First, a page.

Important information

The information contained in this article is gathered from multiple sources believed to be reliable as at March 2024 and is intended to be of a general nature only. It has been prepared without taking into account any person’s objectives, financial situation or needs. NAB does not guarantee the accuracy or reliability of any information in this article which is stated or provided by a third party. Before acting on this information, NAB recommends that you consider whether it is appropriate for your circumstances. NAB recommends that you seek independent legal, property, financial and taxation advice before acting on any information in this article. ©2024 NAB Private Wealth is a division of National Australia Bank Limited ABN 12 004 044 937 AFSL and Australian Credit Licence 230686

The information contained in this article is intended to be of a general nature only. It has been prepared without taking into account any person’s objectives, financial situation or needs. NAB does not guarantee the accuracy or reliability of any information in this article which is stated or provided by a third party. Before acting on this information, NAB recommends that you consider whether it is appropriate for your circumstances. NAB recommends that you seek independent legal, property, financial and taxation advice before acting on any information in this article. You may be exposed to investment risk, including loss of income and principal invested.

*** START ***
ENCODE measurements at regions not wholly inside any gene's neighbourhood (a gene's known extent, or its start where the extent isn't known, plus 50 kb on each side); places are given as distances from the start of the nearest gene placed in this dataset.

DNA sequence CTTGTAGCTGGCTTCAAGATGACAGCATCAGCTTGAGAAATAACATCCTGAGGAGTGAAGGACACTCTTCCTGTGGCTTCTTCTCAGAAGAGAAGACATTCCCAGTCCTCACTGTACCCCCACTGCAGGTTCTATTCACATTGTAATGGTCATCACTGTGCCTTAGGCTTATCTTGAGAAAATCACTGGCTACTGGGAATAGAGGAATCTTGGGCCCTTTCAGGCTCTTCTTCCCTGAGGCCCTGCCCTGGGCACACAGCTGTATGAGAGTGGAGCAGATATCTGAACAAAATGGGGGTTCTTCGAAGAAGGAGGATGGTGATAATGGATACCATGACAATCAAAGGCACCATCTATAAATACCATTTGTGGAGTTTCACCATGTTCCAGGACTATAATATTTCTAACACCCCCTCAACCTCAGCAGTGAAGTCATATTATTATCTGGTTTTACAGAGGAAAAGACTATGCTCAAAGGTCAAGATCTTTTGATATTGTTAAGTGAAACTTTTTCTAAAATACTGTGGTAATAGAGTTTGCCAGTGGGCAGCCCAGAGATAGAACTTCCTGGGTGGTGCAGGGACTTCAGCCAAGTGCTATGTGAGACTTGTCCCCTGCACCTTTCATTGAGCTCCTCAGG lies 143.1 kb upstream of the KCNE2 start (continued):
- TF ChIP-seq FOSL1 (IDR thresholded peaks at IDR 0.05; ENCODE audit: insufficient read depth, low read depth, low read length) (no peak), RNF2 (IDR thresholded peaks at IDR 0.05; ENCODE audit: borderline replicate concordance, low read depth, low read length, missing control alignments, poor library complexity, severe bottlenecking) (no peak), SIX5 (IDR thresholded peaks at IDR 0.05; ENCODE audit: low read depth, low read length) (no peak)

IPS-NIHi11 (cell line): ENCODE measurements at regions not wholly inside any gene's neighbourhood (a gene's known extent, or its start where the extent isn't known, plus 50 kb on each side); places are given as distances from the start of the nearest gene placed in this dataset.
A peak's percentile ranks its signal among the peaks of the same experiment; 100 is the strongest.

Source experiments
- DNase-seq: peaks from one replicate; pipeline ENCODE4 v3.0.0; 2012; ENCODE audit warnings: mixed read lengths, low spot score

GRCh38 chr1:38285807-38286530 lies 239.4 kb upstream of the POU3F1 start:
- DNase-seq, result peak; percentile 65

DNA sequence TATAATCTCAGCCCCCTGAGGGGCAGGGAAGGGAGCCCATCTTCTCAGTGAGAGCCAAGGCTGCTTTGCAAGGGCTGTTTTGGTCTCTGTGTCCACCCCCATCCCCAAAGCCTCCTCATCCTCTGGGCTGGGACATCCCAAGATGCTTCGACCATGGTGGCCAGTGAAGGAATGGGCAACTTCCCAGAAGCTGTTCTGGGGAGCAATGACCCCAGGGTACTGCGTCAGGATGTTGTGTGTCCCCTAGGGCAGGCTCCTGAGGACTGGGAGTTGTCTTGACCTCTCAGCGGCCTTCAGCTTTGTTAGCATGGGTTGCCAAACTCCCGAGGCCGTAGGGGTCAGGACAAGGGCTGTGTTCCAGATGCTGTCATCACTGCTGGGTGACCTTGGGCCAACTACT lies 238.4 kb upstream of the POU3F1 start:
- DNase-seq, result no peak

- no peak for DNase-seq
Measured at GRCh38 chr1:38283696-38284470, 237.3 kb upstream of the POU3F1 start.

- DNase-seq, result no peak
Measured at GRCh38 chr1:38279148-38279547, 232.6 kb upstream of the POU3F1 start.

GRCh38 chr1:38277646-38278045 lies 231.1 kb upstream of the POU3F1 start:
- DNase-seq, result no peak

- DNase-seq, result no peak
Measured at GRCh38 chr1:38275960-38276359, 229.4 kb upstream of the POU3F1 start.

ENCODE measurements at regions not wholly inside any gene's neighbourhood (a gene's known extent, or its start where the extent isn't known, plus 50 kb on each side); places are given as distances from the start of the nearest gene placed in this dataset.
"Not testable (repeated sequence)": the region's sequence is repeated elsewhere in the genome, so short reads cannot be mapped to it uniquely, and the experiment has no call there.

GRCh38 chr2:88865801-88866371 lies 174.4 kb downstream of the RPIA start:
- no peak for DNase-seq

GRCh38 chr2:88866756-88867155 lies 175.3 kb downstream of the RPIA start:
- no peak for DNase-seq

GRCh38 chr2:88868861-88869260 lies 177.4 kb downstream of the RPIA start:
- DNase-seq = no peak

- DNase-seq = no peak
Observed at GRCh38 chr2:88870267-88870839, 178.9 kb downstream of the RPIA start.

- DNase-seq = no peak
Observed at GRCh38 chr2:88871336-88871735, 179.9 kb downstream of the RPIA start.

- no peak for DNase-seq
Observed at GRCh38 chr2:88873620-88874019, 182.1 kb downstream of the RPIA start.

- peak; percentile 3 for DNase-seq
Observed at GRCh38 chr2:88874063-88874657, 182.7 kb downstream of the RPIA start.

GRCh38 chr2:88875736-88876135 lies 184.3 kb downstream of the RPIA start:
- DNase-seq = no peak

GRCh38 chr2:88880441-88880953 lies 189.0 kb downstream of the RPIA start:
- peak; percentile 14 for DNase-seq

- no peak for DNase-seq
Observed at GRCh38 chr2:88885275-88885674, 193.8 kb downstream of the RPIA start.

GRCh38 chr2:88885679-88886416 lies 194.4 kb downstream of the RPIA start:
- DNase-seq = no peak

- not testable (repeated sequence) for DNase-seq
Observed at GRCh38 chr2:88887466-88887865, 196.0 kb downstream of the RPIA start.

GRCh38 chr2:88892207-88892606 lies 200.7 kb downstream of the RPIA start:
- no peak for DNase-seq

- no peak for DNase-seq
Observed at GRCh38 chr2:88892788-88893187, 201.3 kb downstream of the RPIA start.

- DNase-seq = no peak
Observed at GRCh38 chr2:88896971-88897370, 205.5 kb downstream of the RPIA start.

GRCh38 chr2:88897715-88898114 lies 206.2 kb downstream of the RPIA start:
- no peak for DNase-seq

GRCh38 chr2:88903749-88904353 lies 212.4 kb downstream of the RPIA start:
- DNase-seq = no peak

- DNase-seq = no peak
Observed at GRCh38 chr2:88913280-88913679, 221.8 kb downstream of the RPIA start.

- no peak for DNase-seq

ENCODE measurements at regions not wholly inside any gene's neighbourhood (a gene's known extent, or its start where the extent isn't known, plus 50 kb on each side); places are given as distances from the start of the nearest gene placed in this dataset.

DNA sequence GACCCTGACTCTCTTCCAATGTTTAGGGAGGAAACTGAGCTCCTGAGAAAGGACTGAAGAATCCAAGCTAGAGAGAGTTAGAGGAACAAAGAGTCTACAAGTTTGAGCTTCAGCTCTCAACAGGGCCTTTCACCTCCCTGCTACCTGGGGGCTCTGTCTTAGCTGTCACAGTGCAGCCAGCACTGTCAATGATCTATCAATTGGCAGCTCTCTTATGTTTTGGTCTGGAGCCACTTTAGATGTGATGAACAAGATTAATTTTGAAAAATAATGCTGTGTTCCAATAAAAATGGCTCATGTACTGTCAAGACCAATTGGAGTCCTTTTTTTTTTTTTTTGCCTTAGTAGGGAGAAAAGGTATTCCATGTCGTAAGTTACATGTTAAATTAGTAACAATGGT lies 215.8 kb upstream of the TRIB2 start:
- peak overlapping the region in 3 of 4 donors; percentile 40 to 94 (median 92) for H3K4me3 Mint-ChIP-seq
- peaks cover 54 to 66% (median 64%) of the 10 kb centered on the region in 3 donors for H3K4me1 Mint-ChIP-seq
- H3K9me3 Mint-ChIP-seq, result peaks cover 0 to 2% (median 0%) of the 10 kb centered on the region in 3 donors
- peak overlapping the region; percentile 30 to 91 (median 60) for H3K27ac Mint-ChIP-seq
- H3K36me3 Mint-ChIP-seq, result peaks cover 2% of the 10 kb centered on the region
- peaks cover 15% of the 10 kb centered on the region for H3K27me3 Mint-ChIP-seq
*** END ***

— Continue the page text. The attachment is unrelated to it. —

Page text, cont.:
You should consider the relevant Product Disclosure Statement (PDS), Information Memorandum (IM) or other disclosure document and Financial Services Guide (available on request) before deciding whether to acquire, or to continue to hold, any of our products. 

All information in this article is intended to be accessed by the following persons ‘Wholesale Clients’ as defined by the Corporations Act. This article should not be construed as a recommendation to acquire or dispose of any investments.